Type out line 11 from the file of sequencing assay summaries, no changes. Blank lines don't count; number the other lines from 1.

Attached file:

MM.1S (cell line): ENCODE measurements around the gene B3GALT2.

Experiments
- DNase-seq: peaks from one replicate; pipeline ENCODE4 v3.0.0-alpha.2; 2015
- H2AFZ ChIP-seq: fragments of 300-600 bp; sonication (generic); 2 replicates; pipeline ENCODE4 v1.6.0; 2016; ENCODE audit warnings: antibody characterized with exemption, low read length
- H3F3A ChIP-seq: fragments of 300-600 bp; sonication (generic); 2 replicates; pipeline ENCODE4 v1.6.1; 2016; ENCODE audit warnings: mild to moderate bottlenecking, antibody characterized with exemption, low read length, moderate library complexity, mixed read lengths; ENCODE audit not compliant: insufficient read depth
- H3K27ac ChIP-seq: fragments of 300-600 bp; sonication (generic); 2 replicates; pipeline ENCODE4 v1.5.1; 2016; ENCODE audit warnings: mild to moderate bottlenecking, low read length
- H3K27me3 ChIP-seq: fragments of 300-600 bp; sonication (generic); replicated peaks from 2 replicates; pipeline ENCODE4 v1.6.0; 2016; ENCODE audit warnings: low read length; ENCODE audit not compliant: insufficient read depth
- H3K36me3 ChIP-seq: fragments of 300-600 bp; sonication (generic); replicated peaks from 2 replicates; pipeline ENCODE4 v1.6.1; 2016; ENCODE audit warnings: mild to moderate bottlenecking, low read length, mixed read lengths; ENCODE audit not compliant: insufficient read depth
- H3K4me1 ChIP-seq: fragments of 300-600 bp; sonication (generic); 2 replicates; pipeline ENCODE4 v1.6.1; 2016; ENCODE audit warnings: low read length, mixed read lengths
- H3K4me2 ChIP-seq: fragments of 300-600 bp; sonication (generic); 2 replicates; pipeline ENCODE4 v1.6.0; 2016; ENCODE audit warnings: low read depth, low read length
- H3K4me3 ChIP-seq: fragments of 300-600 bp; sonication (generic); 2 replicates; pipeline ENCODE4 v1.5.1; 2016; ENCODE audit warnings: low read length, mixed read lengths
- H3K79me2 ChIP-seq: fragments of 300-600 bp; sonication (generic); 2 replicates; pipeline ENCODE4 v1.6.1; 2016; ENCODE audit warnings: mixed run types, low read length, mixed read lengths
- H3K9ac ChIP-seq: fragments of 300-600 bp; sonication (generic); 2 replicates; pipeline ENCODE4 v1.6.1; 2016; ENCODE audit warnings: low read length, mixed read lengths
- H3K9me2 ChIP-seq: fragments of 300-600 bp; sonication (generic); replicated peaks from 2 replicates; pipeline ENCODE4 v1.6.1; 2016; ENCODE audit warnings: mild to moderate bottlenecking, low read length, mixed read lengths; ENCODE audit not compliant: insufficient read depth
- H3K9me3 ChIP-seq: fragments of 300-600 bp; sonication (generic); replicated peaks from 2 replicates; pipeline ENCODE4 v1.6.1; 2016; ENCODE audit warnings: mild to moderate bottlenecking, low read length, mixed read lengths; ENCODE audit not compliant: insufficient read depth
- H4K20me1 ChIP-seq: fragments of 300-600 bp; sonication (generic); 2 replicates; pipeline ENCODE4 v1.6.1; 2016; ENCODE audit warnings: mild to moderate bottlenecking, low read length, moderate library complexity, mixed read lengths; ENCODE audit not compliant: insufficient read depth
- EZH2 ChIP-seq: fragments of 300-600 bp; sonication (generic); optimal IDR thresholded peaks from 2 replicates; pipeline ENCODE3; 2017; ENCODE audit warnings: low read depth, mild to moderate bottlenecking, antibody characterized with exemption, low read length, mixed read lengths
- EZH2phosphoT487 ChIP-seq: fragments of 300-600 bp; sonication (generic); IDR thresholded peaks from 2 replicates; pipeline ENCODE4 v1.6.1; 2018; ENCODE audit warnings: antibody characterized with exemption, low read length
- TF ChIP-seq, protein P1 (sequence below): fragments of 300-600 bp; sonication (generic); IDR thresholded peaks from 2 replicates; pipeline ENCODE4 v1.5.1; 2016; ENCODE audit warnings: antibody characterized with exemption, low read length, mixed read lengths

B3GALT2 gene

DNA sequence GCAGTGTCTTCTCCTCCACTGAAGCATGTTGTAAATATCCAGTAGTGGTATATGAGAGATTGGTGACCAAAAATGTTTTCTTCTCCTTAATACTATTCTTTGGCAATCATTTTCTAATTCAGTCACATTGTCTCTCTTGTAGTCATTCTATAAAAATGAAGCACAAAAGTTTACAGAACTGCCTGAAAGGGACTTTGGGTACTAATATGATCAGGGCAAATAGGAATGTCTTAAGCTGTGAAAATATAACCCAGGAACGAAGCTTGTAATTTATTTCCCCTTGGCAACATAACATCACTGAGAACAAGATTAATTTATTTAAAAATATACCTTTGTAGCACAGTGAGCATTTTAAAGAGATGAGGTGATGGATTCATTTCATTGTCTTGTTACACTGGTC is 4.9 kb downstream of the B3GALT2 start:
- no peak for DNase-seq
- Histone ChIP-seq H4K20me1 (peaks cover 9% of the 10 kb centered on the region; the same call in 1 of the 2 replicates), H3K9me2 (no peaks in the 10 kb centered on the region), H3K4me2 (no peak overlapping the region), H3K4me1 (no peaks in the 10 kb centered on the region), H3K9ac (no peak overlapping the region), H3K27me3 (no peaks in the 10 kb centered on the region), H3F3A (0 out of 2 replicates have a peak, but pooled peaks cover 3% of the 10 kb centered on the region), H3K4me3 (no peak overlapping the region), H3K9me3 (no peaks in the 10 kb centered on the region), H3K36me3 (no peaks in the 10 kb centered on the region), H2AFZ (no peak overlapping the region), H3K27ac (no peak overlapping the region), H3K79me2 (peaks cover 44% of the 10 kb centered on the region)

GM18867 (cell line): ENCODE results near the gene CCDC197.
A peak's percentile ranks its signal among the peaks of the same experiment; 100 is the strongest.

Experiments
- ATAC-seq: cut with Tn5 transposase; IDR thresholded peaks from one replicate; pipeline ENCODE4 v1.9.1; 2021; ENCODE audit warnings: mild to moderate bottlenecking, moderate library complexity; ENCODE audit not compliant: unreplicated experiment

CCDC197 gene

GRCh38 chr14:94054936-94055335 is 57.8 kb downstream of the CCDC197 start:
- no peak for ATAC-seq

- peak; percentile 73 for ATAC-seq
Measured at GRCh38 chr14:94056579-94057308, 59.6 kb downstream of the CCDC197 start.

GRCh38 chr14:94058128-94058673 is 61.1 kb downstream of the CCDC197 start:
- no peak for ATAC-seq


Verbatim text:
- H3K4me3 ChIP-seq: fragments of 300-600 bp; sonication (generic); 2 replicates; pipeline ENCODE4 v1.5.1; 2016; ENCODE audit warnings: low read length, mixed read lengths